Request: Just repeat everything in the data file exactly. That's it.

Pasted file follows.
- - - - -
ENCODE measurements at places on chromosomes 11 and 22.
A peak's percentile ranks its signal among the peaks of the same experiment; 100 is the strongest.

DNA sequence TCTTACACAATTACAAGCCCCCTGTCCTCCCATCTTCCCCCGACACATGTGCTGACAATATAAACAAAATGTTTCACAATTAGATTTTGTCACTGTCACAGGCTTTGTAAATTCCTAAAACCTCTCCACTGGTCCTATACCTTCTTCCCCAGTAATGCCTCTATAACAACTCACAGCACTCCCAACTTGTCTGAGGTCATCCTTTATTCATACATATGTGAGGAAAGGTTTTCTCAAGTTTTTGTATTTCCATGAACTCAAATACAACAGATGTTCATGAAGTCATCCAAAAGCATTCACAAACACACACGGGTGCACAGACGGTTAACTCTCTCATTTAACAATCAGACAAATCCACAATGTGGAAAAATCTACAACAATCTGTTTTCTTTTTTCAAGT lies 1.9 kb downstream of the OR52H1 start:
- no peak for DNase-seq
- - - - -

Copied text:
ENCODE measurements at places on chromosomes 11 and 22.
A peak's percentile ranks its signal among the peaks of the same experiment; 100 is the strongest.

DNA sequence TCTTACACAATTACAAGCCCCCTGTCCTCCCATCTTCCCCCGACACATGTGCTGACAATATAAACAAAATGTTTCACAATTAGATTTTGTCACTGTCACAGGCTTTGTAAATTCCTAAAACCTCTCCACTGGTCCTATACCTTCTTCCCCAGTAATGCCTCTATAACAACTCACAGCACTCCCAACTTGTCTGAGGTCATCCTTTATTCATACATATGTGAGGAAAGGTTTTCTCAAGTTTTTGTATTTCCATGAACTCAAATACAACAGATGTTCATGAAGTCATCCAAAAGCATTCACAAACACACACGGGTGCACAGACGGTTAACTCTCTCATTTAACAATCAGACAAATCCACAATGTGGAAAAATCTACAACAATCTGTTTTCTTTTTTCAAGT lies 1.9 kb downstream of the OR52H1 start:
- no peak for DNase-seq